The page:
Want to get better at investing? Are you looking for simple, approachable ways to deepen your knowledge of the keys that create financial success? Using academic research and expert advice, this resource offers twelve principles for building wise, sustainable wealth.
Principle 5: Intelligently Manage Market Risk
Wise diversification means low-cost exposure to a range of capital markets from around the world, as opposed to simply investing in many different accounts or securities. Diversification also allows investors to more successfully cope with two kinds of investment risks: avoidable concentrated risks and unavoidable market risks.
Lightning Bolts vs. Rain Storms
Concentrated risks are like lightning strikes that damage specific stocks, bonds or sectors. For example, when an individual company goes through a sudden downturn for whatever reason, stock prices also drop causing investors to feel the pressure. This can occur even when the rest of the market is thriving.
Most economists consider concentrated risks to be largely avoidable. Investors inevitably experience occasional losses, but the impact of those losses can be significantly mitigated if your holdings are spread across global markets. It’s easy to see how diversification buffers concentrated risks: even if some of your returns are negatively affected, your other, stronger holdings effectively neutralize any serious damage.
Market risks are the great equalizers – the rain showers that fall on everyone the same. These risks affect a large percentage of the market; anyone invested in capital markets faces them. You can hide your cash under the mattress and know for sure it won’t go anywhere. (It may be worth less due to inflation, but that’s a different conversation.) The moment you invest in the market, you’re subject to market risk. It’s unavoidable.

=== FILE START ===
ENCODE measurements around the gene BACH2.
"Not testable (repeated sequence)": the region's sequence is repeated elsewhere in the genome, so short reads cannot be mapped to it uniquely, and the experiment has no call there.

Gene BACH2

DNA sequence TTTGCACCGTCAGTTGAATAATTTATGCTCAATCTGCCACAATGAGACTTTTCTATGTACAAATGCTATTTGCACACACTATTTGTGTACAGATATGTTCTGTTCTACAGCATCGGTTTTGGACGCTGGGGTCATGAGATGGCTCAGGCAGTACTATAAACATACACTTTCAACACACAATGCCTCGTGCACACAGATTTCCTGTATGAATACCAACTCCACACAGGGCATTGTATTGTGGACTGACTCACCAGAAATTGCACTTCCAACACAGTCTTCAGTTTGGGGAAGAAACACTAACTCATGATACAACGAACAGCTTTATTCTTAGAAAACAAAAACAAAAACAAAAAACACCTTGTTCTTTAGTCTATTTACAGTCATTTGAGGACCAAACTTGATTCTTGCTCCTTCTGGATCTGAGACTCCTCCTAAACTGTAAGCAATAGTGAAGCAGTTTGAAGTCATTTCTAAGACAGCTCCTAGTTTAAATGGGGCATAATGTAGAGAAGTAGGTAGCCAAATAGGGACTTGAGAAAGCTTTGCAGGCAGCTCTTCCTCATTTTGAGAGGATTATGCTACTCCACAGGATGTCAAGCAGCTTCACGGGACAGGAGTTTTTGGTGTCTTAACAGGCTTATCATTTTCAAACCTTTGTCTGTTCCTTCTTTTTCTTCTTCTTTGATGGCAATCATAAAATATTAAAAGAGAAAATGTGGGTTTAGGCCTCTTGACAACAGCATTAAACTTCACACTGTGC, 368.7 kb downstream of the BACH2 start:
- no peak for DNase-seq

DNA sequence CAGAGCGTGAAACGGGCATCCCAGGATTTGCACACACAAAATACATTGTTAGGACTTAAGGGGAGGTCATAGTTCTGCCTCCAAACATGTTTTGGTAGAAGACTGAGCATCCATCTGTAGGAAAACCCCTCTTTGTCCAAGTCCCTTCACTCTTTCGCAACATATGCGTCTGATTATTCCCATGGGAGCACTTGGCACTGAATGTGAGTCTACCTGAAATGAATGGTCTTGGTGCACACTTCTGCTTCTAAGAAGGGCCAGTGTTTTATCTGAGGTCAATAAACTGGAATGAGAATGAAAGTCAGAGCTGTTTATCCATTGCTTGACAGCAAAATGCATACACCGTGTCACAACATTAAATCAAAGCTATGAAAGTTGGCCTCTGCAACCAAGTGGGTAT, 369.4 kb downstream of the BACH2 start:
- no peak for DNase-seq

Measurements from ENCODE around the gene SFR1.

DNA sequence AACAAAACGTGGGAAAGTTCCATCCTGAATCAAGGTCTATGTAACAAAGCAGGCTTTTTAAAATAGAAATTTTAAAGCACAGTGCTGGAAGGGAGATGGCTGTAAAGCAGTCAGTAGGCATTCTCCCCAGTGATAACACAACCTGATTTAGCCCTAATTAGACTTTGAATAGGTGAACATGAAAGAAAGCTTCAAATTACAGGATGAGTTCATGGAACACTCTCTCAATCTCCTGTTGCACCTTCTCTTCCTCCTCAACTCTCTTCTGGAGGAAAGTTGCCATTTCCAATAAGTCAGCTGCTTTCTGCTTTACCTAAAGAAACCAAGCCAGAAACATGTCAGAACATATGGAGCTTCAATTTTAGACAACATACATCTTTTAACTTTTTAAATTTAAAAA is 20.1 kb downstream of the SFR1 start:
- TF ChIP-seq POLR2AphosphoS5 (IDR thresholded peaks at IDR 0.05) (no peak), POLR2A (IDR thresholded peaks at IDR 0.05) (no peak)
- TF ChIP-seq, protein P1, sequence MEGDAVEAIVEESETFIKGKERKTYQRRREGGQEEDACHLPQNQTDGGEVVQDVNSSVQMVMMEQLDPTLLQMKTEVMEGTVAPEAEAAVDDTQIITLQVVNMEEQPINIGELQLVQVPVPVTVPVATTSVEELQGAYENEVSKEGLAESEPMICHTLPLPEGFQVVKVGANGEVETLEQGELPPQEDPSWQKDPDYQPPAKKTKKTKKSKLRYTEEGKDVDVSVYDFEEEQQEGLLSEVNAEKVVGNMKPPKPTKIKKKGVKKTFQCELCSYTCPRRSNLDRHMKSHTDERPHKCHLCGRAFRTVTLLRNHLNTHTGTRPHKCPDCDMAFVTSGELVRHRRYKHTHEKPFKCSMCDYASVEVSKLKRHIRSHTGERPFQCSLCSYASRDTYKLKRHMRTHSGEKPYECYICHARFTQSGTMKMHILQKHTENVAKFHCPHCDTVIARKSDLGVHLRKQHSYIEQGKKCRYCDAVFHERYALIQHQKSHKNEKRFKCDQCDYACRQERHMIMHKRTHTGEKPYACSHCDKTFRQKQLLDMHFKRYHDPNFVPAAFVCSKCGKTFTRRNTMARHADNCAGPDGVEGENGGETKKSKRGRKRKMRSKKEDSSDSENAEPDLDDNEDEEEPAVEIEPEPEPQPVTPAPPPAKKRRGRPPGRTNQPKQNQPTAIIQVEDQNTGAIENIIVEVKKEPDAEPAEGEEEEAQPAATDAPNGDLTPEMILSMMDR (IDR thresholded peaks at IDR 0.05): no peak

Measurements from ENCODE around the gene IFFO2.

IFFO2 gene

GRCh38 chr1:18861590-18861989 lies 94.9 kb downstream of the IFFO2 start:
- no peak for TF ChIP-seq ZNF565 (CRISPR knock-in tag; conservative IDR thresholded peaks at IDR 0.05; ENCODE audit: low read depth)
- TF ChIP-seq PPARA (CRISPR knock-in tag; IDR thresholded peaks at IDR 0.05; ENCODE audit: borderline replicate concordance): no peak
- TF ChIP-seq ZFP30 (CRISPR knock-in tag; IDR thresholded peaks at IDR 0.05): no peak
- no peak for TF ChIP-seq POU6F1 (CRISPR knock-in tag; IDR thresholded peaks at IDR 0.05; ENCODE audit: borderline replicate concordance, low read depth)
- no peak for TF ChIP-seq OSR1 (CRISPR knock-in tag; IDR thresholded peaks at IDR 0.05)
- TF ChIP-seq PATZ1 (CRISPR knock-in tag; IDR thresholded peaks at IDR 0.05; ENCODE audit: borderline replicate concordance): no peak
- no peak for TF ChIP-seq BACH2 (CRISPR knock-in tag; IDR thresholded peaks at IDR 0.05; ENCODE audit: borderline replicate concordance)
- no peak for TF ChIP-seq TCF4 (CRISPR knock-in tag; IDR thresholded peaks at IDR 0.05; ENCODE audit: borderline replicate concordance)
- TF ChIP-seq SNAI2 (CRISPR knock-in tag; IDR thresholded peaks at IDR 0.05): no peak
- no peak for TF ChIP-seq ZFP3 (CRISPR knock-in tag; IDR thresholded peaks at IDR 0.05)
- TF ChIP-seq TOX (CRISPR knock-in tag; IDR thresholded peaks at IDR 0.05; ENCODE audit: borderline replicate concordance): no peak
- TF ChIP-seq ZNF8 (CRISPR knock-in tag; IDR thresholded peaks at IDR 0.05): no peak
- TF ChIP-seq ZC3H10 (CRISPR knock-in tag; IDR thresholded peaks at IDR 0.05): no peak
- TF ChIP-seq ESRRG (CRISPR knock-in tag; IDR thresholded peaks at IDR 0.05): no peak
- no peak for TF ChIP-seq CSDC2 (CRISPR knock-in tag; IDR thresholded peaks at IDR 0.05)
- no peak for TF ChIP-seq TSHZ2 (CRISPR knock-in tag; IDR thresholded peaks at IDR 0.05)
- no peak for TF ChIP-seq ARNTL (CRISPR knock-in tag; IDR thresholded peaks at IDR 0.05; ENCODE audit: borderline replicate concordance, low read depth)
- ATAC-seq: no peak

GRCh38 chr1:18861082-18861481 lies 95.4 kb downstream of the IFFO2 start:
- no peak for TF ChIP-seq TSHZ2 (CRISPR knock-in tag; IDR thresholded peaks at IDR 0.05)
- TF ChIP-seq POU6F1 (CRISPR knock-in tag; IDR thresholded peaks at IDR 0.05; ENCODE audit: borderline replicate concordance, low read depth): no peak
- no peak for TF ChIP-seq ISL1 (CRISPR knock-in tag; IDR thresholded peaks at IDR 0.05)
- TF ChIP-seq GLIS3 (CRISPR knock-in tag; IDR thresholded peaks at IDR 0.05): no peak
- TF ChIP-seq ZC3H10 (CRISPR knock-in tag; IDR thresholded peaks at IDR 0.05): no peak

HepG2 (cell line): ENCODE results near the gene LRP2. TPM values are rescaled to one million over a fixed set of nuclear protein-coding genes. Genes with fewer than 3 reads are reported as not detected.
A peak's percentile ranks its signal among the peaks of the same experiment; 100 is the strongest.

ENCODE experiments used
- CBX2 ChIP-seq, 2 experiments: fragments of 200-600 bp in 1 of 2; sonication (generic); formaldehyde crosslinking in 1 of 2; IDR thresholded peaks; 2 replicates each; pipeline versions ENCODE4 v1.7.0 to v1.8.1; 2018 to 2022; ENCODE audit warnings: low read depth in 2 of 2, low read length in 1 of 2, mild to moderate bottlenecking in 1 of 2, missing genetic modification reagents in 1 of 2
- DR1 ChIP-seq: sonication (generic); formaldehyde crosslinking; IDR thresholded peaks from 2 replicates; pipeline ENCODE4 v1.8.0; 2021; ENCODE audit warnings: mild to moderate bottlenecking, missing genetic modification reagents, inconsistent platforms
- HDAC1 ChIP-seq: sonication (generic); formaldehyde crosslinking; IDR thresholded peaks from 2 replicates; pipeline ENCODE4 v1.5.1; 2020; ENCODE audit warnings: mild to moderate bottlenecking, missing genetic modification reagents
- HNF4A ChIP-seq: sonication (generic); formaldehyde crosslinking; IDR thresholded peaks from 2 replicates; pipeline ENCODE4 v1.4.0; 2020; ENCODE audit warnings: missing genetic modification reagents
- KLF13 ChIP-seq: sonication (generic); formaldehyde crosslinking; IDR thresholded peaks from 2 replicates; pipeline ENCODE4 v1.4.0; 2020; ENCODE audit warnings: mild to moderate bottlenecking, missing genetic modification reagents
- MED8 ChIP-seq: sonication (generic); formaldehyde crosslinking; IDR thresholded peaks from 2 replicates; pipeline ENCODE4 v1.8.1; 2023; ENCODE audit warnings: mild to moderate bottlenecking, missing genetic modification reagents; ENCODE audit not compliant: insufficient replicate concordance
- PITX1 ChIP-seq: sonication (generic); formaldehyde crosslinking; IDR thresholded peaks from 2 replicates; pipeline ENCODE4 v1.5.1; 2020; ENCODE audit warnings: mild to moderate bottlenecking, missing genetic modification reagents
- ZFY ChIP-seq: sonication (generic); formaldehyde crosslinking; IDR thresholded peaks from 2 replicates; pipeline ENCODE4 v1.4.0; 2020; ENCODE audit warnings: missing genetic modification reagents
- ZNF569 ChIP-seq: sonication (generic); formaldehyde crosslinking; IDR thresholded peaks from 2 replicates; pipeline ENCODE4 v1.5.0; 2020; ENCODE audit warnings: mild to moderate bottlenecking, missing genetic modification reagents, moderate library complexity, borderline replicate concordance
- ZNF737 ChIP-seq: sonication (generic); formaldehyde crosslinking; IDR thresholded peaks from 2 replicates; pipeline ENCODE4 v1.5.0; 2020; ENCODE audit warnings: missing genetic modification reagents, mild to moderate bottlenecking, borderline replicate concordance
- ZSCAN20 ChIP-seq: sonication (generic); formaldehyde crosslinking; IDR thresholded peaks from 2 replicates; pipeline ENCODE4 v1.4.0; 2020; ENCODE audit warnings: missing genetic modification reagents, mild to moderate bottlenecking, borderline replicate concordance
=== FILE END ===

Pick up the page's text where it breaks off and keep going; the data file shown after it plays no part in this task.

The Expected Rewards of Risk
Yet again we see the benefit of group intelligence. Fortunately, the market as a whole knows the distinctions between risks you can avoid and those you can’t. This collective wisdom can guide us in how to intelligently manage our own investing using an evidence-based plan.
- Concentrated Risks
Focusing on specific types of stocks or sectors in an attempt to beat the market leaves you exposed to higher concentrated risks. Investors using this strategy should not expect to see consistently high returns over the long term. Diversification, on the other hand, helps you steer clear of these risks.
- Market Risks
Market risk can never be completely eliminated, even in well-diversified portfolios. Investors who hold steady even when risk goes up can expect to see higher returns as compensation for their tenacity. In the short-term, however, there is always the possibility that results may not meet expectations. Because of this, it’s important that investors think carefully about taking on the right amount of personal financial risk. Diversification becomes a useful tool for gauging the appropriate amount of market-risk exposure for your portfolio.
The Bottom Line
Determine your ideal combination of concentrated risks and market risks. Achieve enough diversification to minimize risk exposure and maximize expected returns.
McLean Asset Management Corporation (MAMC) is a SEC registered investment adviser. The content of this publication reflects the views of McLean Asset Management Corporation (MAMC) and sources deemed by MAMC to be reliable. There are many different interpretations of investment statistics and many different ideas about how to best use them. Past performance is not indicative of future performance. The information provided is for educational purposes only and does not constitute an offer to sell or a solicitation of an offer to buy or sell securities. There are no warranties, expressed or implied, as to accuracy, completeness, or results obtained from any information on this presentation. Indexes are not available for direct investment. All investments involve risk.
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